History


The Malaysian Indian Congress (MIC) is one of the oldest political parties of Malaysia , established in August 1946. It was established in the course of the continuing struggle of the inter-war tears, to end British Colonial rule, as well as in the need for representation on behalf of Indian Community in the post war development of the country. Its founder President was John A. Thivy (1946-1947).

At its nascent stage, the Party was committed to the attainment of:

  • Freedom and democracy for the country
  • Positive inter-racial harmony and cooperation
  • General prosperity and stability of the country
  • A fair share for the Indian community in the future of the country


The sentiment of the Party in its early days was anti-British and the demand for the end of the Colonial rule. In the progress towards independence as well as in later period the overriding philosophy of the Party was the need for a non-communal approach in the development of the country. It was the intense anti-British sentiment that made the MIC under the leadership of its second President Mr. Budh Singh (1947-1950) critical of the Malayan Union proposals did not rally Indian support although the proposals were favorable and upheld the principle of jus soli. Later the MIC joined the All Malaya Council for Joint Action (AMCJA) under Tun Tan Cheng Lok in opposition to the less liberal Federation of Malaya Agreement 1948.


The second phase of the Party began, under its third President Mr. K.Ramanathan,realising the ineffectiveness and futility of non-cooperation with the Government when the other major communities represented by UMNO and MCA cooperated, the MIC contested in 1952 Kuala Lumpur Municipal Elections in alliance with the IMP under Dato' Onn bin Jaafar and other non-communal organizations. However the 1952 elections proved the MIC's attempt to preach and practise non-communalism would not prevail in Malayan politics when communalism was the winning factor.


In 1954 the MIC under its fourth President Mr. K. L. Devaser (1951-1955) became the third partner in the Alliance with UMNO and MCA. This alliance was not new in MIC. Since MIC had always believed that within the context of Malaya , political alignments were fundamental between the various organisations in the country. It has always been moderate and pragmatic and it was thus tha MIC had joined tha AMCJA, later the IMP and subsequently the Alliance - the last after being convinced that it was the most workable and effective form of political technique in the Malayan context.


The third phase of the MIC history was its consolidation. Under Tun V.T Sambanthan, who took over the party's leadership as the fifth President (1955-1973) the party grew in membership as well as in the number of branches, becoming a mass based party, and the same time firmly entrenching the MIC as a partner of Alliance . The finest hour was achieved on 31st August 1957 when Independence was achieved under the Merdeka Agreement in which Tun V.T. Sambanthan was a signatory. The greatest challenge that the Party faced during this time was the fragmentation of estates, the livelihood of almost all Malaysian Indian Workers. Thus Party sponsored cooperative effort for acquiring these estates and prevent fragmentation and displacement of the workers. This witnessed the birth of National Land Finance Cooperative Society (NLFCS).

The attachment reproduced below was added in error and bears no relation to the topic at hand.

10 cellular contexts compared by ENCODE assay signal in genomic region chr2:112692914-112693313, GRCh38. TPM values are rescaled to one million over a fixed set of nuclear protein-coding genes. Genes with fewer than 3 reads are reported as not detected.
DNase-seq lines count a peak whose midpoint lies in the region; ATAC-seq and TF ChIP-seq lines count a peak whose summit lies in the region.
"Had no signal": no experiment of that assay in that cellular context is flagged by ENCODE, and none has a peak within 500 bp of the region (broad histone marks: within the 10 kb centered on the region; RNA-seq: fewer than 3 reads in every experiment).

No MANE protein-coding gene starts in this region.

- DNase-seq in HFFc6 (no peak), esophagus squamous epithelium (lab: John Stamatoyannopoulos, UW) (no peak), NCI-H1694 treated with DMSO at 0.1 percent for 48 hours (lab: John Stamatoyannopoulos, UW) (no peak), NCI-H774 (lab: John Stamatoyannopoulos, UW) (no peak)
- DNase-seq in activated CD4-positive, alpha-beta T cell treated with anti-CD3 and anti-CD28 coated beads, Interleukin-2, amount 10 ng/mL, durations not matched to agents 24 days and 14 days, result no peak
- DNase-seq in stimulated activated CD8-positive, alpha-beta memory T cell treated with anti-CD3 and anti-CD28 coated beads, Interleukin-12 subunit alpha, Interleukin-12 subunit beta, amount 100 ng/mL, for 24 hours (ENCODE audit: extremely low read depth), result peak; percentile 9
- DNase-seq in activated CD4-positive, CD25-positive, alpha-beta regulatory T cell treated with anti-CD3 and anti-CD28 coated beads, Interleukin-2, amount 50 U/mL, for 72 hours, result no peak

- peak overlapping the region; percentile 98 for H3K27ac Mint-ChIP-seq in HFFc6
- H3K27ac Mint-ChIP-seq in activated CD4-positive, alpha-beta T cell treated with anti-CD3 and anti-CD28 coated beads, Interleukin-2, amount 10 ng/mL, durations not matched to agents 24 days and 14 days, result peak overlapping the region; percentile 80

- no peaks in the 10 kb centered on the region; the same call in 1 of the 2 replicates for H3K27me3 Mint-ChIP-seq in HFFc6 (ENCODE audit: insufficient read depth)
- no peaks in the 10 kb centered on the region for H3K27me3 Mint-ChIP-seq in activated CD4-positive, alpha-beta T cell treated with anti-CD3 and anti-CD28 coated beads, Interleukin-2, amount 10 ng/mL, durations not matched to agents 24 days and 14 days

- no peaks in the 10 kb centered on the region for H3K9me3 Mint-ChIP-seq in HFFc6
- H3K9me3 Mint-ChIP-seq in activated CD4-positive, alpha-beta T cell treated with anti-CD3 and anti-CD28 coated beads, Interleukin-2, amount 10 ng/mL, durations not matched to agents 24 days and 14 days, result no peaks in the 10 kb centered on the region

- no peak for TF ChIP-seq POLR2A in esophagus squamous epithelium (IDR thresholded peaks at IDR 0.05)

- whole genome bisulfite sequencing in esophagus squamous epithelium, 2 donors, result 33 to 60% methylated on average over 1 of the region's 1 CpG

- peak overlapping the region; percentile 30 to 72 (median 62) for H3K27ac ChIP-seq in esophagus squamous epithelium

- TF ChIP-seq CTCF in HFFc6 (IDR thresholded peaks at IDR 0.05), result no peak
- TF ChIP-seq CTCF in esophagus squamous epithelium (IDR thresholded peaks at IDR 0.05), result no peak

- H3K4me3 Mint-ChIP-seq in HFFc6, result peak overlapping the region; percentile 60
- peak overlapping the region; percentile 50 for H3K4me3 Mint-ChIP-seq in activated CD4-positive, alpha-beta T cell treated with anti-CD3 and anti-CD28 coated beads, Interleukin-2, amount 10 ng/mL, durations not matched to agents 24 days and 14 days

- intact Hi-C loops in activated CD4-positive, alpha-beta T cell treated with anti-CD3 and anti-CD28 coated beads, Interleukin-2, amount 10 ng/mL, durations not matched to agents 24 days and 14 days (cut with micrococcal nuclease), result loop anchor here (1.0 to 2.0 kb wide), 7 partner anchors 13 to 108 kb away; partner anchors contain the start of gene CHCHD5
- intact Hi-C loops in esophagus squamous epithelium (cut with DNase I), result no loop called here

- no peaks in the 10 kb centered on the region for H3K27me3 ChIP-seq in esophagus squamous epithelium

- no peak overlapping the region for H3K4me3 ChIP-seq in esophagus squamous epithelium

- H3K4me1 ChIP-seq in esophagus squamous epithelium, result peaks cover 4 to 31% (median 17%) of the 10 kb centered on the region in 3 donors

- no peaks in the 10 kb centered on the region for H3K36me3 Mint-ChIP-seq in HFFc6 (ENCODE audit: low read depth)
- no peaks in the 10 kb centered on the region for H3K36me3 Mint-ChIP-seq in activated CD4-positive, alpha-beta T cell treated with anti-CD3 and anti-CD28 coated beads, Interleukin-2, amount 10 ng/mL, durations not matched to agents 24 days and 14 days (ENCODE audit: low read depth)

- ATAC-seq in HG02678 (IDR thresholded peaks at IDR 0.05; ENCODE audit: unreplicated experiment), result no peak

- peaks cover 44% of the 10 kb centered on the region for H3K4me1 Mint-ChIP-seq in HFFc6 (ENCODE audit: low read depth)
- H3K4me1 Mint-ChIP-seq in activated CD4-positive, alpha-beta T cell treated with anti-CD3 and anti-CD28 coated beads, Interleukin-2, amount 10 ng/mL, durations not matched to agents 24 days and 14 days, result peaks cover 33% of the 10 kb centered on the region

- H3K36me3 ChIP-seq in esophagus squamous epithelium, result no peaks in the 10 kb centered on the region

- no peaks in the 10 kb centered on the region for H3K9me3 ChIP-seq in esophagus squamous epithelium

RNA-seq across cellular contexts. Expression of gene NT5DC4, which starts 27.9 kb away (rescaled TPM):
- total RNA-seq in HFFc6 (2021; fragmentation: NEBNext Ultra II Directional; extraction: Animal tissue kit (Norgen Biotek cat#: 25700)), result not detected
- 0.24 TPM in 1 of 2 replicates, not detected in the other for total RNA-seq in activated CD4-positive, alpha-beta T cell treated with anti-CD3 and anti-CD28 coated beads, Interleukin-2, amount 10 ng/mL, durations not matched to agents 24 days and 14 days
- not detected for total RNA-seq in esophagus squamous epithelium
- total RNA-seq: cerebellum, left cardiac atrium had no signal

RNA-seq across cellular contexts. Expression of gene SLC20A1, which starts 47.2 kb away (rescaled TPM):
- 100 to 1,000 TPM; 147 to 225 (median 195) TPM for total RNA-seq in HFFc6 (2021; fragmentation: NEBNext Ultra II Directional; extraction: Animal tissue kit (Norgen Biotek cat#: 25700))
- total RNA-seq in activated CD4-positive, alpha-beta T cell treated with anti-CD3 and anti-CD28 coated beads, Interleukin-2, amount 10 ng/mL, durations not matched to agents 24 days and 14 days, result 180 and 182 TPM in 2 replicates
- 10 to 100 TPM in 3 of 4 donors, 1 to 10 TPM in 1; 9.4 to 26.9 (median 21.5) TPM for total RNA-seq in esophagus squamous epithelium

The fourth phase of the party began with Tan Sri Dato V. Manikavasagam the sixth President of the Congress (1973-1979) . Under his leadership the Party was put on a strong footing with buildings, offices and staff in various parts of the country and the party system organised and its capacity to deal with issues enhanced. It was during this period that the MIC as a member of the Alliance became part of Barisan Nasional. The party sponsored the Nesa Multipurpose Cooperative and the MIC Unit Trust as part of its programme for economic ventures, and also set up the MIC Education Fund for members children and the Malaysian Indian Scholarship for higher education as well as acquiring an Institute for training Indians in technical and trade skills. As a party which represents Indian in Government, the MIC continues to play vital role as a pragmatic moderator forging the diverse forces into a common will for the unity and well being of the society and country.


Datuk Seri Utama S. Samy Vellu  is the longest serving President of the Malaysian Indian Congress (MIC), a component party of the Barisan Nasional coalition, holding the position since 1979, for 11 consecutive terms. Like any effective great leader, his life can be emulated and he is the epitome of hard work, dedication, commitment, empathy and compassion.Datuk Seri Utama S. Samy Vellu  steps down from his presidency post in December 2010 even though his presidency term ends in May 2012 paving way to his successor Datuk Seri G. Palanivel